Caring for someone with dementia can lead to anxiety, stress and feelings of loss. These feelings can often occur even before the person with dementia has died. As the person’s abilities start to change there can be a feeling of loss, sadness and even anger. This is called anticipatory grief. Children may experience this, especially if their relationship with the person changes significantly. They may take on more of a caring role and feel they should behave differently around the person with dementia. They can feel they are losing a family member who was previously involved in caring for them. They may feel that they can’t talk about it and express their emotions through behaviour. Anticipatory grief is normal, but it is not spoken about as much as grief associated with death.
Tips for supporting young people experiencing anticipatory grief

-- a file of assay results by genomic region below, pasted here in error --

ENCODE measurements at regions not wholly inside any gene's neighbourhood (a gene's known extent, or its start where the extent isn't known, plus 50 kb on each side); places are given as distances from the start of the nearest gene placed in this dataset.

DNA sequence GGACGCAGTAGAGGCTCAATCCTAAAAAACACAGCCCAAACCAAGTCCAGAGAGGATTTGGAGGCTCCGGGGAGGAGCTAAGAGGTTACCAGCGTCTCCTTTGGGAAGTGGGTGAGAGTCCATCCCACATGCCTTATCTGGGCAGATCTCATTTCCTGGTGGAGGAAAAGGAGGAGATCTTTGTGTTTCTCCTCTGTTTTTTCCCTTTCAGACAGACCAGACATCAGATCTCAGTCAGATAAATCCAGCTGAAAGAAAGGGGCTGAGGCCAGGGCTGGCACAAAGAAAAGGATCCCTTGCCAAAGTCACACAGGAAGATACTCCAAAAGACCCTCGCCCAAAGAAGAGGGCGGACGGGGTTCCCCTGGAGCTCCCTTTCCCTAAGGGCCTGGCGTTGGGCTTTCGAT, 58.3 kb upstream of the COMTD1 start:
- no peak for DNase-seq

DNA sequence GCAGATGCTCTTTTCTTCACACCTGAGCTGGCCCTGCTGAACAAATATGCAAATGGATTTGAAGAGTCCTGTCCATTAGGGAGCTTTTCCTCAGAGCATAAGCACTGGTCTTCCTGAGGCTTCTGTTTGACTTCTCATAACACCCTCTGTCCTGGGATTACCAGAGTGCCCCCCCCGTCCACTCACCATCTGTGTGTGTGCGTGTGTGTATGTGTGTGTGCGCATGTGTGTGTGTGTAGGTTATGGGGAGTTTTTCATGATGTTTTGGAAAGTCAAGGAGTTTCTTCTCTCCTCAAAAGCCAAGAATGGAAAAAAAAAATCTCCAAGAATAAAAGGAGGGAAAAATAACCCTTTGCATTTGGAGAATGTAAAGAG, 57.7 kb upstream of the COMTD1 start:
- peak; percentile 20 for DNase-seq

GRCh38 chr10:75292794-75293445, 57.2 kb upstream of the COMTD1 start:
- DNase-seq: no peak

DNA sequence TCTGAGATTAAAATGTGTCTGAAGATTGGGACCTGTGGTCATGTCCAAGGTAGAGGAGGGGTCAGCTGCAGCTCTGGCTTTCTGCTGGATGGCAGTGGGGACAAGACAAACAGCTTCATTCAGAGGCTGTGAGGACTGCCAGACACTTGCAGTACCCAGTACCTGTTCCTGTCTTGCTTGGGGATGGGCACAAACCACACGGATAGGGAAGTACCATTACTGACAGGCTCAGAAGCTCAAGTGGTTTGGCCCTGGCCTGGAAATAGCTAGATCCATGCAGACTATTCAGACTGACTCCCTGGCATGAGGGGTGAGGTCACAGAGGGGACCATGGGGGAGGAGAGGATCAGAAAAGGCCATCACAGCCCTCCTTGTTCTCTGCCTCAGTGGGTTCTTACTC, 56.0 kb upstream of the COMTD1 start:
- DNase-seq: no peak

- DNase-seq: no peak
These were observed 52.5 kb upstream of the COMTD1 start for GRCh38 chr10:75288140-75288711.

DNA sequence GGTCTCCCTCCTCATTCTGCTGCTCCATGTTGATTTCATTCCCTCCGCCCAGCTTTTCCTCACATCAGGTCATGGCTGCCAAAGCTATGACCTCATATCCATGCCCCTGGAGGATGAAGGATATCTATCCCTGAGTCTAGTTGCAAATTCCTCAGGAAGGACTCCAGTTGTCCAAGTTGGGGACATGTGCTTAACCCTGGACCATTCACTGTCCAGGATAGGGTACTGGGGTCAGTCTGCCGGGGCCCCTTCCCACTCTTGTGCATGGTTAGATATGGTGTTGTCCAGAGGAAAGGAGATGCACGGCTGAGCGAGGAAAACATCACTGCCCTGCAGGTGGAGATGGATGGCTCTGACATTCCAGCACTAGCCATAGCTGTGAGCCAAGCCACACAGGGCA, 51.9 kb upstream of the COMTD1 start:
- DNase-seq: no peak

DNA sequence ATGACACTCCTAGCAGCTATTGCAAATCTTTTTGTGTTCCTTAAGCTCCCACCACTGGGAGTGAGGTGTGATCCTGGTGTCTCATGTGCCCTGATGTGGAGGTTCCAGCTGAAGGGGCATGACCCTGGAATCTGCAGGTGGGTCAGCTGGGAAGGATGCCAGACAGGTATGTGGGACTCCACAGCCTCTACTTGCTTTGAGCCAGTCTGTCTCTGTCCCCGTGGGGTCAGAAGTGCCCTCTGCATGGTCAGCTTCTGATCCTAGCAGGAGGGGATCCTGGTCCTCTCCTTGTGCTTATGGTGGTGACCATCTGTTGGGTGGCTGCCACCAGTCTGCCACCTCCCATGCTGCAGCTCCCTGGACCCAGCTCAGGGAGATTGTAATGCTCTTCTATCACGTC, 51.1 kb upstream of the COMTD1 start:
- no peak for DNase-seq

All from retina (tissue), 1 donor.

- Make some time to talk about dementia and the changes that occur in the brain. Watching our video “Let’s Talk about Dementia” may help them to better understand dementia
- When talking about the person with dementia, focus on what they can still do, not what they struggle with
- Reassure them that the person still loves them even if they can’t always show it or remember their name
- Spend quality time with their loved one. Taking part in enjoyable and meaningful activities can help them connect